WYNDHAM Vacation Resorts Asia Pacific is on an acquisition drive, this time in North Queensland, where it has purchased 194 rooms at the Tree Tops Resort in Port Douglas.
The timeshare giant recorded a $55 million profit in 2011 and also recently settled on a resort property at Torquay. Both buys were for undisclosed amounts.
The Gold Coast-based arm of Wyndham Worldwide group also entered New Zealand, opened new sales sites in Auckland and Perth and announced the construction of stage three of its WorldMark Resort Denarau Island, Fiji.
The company’s acquisition of what is now the Wyndham Hotel Surfers Paradise in 2010 kick-started the buying spree.
Chief executive Barry Robinson (pictured) says there’s another key acquisition next month, but could not release details. He says the Port Douglas buy is a good bolt-on asset for the company.
“That will be a nice property and while the market is still soft up there, we see great potential for us. We have got some ownership in Cairns and that property continues to run at 90 per cent occupancy and that is while many others in the tourism industry up there are running at around the 40 per cent occupancy mark,” says Robinson.
“We also had a good acquisition down in Torquay. It’s a good destination for us and filled a gap we had in our offering. A passion of mine is surfing and when we get to buy something near a good surf break, it is a positive.”
During 2011, Vacation ownership sales were up 55 per cent to $205 million and Wyndham’s resorts ran at an 86 per cent occupancy rate. Robinson says growth has continued since 2008, when it downsized on the back of the GFC, but the company has maintained an average 10 per cent growth rate since 2000.
“We laid off some people just before Christmas (in 2008) and restructured the business because everyone was unsure what would happen in 2009,” he says.
“Fortunately, we came out of that and we doubled our margins and doubled our profitability in 2009 and we have just continued to grow since then.
“In 2008, we reported $200 million in revenue, producing about $29 million in profit. The next year did $44m and this year finished on $55 million in profit.”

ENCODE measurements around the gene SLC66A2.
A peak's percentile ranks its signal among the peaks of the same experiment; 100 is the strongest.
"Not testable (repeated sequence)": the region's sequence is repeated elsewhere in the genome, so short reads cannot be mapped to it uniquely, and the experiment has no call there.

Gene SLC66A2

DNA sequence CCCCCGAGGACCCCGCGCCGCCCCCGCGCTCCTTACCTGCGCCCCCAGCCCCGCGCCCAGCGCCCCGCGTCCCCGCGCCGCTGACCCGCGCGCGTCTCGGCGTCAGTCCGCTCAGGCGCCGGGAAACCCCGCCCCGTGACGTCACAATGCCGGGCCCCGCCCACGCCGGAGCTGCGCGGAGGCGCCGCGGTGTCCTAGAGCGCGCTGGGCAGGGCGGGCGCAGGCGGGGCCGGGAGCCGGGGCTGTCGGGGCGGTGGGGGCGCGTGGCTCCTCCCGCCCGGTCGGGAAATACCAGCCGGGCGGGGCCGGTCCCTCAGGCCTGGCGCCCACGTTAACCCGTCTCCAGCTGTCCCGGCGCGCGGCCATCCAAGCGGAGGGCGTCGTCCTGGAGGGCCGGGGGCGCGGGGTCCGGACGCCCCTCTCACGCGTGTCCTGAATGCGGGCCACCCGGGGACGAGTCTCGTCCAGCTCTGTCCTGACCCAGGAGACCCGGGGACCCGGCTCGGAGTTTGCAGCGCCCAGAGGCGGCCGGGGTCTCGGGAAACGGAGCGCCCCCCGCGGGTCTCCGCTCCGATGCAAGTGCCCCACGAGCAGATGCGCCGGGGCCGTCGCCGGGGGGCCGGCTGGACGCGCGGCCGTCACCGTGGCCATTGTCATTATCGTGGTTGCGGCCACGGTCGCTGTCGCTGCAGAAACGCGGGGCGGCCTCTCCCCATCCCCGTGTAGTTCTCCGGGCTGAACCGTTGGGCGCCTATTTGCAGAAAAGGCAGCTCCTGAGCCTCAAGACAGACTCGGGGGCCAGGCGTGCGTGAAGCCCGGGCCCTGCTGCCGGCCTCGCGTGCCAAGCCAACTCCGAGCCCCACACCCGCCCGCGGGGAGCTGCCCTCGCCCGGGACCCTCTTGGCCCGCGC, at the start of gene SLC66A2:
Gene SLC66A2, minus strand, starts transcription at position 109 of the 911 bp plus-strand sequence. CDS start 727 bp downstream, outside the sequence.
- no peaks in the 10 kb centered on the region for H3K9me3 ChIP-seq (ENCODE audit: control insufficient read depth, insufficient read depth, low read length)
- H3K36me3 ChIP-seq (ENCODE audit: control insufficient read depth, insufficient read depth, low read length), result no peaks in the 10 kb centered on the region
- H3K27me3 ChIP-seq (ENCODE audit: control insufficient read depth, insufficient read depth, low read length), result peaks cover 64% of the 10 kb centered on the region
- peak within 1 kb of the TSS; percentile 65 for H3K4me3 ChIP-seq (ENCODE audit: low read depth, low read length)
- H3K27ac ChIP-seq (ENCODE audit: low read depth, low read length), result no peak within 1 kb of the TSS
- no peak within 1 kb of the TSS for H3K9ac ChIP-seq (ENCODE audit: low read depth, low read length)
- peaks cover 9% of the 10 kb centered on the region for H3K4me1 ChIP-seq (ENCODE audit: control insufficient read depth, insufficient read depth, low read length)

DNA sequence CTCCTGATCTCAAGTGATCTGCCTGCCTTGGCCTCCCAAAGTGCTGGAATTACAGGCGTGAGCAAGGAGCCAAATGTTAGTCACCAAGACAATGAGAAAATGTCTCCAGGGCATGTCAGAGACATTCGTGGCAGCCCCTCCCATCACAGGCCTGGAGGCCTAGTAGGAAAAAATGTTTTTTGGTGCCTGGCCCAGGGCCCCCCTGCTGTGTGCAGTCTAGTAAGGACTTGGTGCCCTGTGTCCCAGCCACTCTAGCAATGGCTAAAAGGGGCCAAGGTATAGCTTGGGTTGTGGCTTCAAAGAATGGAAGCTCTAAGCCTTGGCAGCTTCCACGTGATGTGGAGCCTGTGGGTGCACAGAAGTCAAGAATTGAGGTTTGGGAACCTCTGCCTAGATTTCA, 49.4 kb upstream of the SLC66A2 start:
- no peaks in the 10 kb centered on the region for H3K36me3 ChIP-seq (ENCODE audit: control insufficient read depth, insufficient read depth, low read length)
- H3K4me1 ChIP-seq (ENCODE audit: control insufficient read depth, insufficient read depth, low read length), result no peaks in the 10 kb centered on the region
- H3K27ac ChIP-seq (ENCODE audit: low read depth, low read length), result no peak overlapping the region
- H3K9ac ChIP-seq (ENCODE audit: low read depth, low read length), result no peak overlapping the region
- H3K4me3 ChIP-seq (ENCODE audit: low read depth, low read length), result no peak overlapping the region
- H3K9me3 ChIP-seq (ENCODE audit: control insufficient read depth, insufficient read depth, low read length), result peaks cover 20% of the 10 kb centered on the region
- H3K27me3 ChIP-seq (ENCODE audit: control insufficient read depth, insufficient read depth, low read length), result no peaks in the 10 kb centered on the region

The company has been totally restructured in the past three years and the Wyndham Worldwide share price has gone from less than US$3 to US$44 in that time. As a result, the banks are happy to lend the company funds and it has access to a $1 billion line of credit.
While the tourism industry is battling what Robinson calls a ‘perfect storm’ with uncertainty in Europe and a high Australian dollar, it has showcased the resilience of the timeshare industry – one that was all but wiped out in the 1980s.
“The good thing was that people had always spoken about the timeshare industry being recession proof, or recession resilient and up until 2008 we had never had to really test that and never wanted to. It seems a stable product in a sense that people that own the product enjoy it and at the clubs typically the occupancy stays the same,” he says.
“They feel obligated they should go on holiday because it was prepaid, which is good for the domestic environment around them, because when people are on holiday in vacation apartments they spend money.
“Occupancy on the Gold Coast is struggling outside peak periods, but we haven’t moved. Timeshare industry in total has not slipped under 85 per cent occupancy.”
Wyndham Asia Pacific is one of the Gold Coast’s biggest corporate employers, with 1300 staff in total and about 660 at its Bundall headquarters.
The company’s move to its new six-star Green Rated Bundall premises mid last year has proved a successful transition and includes a café and gym for employees
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